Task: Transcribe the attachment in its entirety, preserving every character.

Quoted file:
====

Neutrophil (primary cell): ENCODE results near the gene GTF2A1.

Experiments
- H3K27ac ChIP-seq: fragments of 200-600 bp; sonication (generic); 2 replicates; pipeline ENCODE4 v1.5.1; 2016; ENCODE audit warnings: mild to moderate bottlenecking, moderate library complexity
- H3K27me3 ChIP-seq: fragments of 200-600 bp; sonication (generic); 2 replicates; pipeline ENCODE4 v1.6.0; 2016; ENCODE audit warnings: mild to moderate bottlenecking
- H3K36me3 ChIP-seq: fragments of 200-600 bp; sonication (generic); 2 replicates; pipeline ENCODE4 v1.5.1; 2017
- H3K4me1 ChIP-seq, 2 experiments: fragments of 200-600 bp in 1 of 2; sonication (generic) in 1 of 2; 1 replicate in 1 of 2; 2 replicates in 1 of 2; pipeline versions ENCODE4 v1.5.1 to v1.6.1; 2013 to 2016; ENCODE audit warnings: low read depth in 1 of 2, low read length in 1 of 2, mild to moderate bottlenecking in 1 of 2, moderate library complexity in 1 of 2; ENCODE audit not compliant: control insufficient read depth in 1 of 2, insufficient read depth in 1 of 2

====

Neutrophil (primary cell): ENCODE results near the gene GTF2A1.

Experiments
- H3K27ac ChIP-seq: fragments of 200-600 bp; sonication (generic); 2 replicates; pipeline ENCODE4 v1.5.1; 2016; ENCODE audit warnings: mild to moderate bottlenecking, moderate library complexity
- H3K27me3 ChIP-seq: fragments of 200-600 bp; sonication (generic); 2 replicates; pipeline ENCODE4 v1.6.0; 2016; ENCODE audit warnings: mild to moderate bottlenecking
- H3K36me3 ChIP-seq: fragments of 200-600 bp; sonication (generic); 2 replicates; pipeline ENCODE4 v1.5.1; 2017
- H3K4me1 ChIP-seq, 2 experiments: fragments of 200-600 bp in 1 of 2; sonication (generic) in 1 of 2; 1 replicate in 1 of 2; 2 replicates in 1 of 2; pipeline versions ENCODE4 v1.5.1 to v1.6.1; 2013 to 2016; ENCODE audit warnings: low read depth in 1 of 2, low read length in 1 of 2, mild to moderate bottlenecking in 1 of 2, moderate library complexity in 1 of 2; ENCODE audit not compliant: control insufficient read depth in 1 of 2, insufficient read depth in 1 of 2